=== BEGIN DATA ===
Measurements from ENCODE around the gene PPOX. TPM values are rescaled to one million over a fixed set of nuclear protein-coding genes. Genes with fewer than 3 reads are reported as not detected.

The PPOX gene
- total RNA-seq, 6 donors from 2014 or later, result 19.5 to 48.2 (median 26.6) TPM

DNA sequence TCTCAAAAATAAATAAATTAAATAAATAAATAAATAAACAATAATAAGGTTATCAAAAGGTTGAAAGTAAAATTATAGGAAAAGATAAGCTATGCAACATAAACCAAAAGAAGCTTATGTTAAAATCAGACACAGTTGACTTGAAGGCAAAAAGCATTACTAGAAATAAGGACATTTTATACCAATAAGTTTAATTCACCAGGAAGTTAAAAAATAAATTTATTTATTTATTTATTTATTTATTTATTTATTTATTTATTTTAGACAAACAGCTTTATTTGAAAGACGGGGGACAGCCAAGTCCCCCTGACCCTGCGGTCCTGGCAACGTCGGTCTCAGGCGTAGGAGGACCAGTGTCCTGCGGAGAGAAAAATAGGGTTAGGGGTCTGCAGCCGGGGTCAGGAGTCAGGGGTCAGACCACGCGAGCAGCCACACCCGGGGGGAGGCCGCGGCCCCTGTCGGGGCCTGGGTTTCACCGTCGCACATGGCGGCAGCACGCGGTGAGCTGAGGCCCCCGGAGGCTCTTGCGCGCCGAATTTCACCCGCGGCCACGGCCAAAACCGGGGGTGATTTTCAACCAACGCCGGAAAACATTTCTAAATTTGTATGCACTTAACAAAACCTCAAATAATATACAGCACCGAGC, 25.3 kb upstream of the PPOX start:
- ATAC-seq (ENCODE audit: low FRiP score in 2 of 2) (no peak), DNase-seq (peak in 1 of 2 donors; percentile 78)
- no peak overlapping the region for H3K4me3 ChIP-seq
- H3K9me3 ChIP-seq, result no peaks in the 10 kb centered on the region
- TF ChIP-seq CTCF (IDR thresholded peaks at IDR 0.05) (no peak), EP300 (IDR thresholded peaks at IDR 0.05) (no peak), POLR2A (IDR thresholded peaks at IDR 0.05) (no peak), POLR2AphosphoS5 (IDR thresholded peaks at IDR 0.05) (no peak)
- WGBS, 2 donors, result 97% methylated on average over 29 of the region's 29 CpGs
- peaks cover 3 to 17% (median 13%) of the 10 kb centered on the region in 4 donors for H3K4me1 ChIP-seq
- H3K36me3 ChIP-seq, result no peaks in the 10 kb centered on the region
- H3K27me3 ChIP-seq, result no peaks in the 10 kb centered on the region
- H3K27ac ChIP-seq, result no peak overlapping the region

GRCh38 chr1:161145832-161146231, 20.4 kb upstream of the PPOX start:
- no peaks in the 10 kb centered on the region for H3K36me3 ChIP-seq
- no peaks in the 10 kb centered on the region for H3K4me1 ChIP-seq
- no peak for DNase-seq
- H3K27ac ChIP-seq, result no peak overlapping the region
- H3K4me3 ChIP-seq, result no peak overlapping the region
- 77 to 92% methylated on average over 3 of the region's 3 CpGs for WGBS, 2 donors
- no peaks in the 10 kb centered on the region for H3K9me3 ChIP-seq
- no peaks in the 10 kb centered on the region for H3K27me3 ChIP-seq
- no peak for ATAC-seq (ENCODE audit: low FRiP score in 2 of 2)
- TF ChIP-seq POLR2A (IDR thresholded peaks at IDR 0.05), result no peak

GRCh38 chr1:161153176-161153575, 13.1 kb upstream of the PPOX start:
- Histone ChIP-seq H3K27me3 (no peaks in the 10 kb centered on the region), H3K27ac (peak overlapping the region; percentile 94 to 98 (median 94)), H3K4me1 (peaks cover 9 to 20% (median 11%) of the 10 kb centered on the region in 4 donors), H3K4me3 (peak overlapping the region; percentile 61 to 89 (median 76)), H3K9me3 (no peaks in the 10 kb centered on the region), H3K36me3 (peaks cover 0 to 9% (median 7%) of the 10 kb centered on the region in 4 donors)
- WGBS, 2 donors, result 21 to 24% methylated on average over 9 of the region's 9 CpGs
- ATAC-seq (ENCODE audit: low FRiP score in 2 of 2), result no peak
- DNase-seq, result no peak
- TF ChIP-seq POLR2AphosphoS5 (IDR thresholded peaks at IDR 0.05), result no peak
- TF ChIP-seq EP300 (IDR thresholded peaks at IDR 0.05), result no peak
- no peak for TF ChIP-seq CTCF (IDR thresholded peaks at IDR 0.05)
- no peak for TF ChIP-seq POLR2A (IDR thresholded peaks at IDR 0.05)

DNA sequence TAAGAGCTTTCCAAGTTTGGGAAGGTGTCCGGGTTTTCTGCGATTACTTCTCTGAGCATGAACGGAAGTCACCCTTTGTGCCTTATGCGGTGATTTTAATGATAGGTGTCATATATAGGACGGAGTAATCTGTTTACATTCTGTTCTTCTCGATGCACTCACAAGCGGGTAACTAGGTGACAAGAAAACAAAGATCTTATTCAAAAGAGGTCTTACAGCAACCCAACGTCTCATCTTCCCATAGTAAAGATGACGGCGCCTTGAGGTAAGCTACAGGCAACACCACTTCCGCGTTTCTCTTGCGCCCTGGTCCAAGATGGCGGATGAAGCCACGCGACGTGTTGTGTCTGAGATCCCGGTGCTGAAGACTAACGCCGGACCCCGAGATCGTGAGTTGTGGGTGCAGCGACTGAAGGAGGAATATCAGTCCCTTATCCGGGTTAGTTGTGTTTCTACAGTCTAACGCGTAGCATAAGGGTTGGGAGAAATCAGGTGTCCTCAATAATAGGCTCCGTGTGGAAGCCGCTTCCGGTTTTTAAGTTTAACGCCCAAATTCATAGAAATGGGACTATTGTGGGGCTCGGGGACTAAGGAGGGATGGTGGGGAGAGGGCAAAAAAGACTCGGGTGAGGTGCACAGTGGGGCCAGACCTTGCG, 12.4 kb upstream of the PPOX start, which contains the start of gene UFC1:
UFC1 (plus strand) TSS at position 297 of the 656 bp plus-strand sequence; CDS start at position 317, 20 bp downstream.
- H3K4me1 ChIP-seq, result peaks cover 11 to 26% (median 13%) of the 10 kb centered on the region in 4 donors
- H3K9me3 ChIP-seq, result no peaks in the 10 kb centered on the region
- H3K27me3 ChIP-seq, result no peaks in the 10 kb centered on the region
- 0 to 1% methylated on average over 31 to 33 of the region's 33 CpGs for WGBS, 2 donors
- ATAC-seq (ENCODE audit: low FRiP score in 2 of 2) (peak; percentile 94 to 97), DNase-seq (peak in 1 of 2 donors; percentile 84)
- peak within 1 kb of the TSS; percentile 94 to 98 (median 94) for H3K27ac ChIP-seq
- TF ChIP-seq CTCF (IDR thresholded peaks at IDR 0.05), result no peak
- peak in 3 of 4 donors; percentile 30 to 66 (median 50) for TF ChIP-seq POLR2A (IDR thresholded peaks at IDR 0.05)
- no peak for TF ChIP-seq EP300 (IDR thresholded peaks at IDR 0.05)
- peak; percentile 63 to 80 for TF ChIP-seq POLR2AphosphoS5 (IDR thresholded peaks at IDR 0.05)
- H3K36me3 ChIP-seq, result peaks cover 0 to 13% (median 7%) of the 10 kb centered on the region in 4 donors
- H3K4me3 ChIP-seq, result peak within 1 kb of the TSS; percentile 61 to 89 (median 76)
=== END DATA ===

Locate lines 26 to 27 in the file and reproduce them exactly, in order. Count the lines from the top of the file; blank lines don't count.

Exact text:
- Histone ChIP-seq H3K27me3 (no peaks in the 10 kb centered on the region), H3K27ac (peak overlapping the region; percentile 94 to 98 (median 94)), H3K4me1 (peaks cover 9 to 20% (median 11%) of the 10 kb centered on the region in 4 donors), H3K4me3 (peak overlapping the region; percentile 61 to 89 (median 76)), H3K9me3 (no peaks in the 10 kb centered on the region), H3K36me3 (peaks cover 0 to 9% (median 7%) of the 10 kb centered on the region in 4 donors)
- WGBS, 2 donors, result 21 to 24% methylated on average over 9 of the region's 9 CpGs